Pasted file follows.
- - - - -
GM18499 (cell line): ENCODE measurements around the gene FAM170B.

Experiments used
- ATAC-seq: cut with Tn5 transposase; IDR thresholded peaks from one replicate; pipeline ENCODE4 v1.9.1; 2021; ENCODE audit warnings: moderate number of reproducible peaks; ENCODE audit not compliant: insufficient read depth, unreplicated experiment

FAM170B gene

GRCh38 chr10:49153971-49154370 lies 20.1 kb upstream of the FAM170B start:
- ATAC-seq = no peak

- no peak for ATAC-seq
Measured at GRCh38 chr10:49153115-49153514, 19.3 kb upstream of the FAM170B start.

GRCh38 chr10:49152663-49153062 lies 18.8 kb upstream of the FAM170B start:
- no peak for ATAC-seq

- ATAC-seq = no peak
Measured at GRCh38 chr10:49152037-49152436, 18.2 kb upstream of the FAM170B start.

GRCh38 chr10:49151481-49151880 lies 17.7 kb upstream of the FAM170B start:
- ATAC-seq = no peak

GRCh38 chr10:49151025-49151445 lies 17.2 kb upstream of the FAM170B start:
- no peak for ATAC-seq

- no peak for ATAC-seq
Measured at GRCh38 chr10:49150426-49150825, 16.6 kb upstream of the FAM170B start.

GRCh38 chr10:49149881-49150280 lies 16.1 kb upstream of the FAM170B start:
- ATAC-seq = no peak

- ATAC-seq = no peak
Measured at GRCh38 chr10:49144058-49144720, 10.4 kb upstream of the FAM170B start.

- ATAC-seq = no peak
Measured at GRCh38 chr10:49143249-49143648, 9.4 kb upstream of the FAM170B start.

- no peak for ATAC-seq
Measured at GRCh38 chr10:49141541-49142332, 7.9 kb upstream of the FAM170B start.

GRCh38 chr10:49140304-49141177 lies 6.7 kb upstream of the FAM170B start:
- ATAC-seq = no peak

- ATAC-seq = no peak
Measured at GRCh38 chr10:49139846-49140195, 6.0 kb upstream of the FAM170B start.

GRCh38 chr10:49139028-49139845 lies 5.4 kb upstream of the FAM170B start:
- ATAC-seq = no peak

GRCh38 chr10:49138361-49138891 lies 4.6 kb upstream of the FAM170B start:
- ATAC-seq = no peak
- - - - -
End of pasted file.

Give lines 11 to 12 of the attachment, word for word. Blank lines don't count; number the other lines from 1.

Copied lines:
- ATAC-seq = no peak
Measured at GRCh38 chr10:49152037-49152436, 18.2 kb upstream of the FAM170B start.